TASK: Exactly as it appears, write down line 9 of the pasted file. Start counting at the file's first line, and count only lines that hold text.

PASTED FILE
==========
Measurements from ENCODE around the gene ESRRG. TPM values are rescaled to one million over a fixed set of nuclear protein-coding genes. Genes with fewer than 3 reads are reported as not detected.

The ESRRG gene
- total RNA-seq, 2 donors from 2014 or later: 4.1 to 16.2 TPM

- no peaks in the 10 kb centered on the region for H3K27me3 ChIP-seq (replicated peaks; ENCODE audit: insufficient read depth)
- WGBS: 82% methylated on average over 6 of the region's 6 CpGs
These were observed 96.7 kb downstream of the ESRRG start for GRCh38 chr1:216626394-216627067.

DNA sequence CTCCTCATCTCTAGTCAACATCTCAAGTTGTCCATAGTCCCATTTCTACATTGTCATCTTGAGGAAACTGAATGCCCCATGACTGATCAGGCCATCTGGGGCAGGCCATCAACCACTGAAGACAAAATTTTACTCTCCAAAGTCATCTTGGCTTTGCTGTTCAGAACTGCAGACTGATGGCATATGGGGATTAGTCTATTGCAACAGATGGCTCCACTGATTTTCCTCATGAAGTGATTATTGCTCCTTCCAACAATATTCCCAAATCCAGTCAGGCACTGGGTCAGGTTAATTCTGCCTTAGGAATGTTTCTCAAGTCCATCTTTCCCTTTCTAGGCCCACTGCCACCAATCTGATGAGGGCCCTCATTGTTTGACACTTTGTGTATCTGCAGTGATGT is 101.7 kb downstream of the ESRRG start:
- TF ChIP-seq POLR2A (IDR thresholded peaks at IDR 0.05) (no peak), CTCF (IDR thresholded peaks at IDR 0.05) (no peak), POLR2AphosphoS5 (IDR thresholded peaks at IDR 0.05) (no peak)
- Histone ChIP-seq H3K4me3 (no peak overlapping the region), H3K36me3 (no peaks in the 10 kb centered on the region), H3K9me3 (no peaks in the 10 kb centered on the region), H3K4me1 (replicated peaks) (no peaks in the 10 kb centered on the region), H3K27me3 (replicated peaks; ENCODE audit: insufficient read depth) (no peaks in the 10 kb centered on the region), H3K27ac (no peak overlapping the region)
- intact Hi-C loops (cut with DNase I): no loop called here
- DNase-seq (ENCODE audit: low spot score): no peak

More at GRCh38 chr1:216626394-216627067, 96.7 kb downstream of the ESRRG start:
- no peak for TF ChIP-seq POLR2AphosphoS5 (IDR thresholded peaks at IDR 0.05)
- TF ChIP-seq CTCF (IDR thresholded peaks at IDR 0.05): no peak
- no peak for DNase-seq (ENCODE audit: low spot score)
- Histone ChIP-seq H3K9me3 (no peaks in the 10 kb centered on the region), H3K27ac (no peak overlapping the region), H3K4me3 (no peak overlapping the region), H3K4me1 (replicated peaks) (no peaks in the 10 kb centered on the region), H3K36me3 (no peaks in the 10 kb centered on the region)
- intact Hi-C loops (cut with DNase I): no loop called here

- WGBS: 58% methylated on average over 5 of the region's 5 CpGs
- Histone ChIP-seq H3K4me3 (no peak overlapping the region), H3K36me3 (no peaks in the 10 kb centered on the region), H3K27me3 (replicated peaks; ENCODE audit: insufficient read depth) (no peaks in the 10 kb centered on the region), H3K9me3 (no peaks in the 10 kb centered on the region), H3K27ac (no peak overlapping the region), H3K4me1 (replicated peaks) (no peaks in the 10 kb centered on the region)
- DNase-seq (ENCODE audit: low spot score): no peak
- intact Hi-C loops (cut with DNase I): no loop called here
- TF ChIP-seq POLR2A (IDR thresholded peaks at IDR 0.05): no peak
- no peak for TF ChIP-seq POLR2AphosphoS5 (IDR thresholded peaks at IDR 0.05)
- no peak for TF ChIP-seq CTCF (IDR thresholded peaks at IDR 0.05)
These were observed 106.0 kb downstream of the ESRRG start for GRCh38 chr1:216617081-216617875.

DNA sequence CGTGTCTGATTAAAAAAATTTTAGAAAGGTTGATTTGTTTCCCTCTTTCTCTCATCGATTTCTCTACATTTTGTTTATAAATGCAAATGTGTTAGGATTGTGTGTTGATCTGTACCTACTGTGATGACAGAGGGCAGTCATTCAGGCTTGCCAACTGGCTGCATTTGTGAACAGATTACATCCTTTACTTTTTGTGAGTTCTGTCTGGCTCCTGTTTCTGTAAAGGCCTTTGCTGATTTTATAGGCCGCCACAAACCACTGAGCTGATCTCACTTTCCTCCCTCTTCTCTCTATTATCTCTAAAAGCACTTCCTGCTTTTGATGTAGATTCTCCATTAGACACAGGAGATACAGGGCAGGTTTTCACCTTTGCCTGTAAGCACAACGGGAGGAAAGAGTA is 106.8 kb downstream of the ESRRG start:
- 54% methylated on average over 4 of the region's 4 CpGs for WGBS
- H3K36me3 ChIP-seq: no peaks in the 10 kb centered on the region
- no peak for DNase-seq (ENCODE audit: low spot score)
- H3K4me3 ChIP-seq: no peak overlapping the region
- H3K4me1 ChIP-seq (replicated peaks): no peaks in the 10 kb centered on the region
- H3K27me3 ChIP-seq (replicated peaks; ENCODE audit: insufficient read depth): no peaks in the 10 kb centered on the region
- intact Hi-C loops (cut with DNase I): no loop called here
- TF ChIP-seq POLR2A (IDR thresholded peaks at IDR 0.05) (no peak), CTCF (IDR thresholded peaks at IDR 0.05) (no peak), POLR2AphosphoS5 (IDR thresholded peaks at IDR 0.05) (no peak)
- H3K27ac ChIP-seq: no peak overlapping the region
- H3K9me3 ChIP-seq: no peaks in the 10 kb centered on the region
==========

- Histone ChIP-seq H3K4me3 (no peak overlapping the region), H3K36me3 (no peaks in the 10 kb centered on the region), H3K9me3 (no peaks in the 10 kb centered on the region), H3K4me1 (replicated peaks) (no peaks in the 10 kb centered on the region), H3K27me3 (replicated peaks; ENCODE audit: insufficient read depth) (no peaks in the 10 kb centered on the region), H3K27ac (no peak overlapping the region)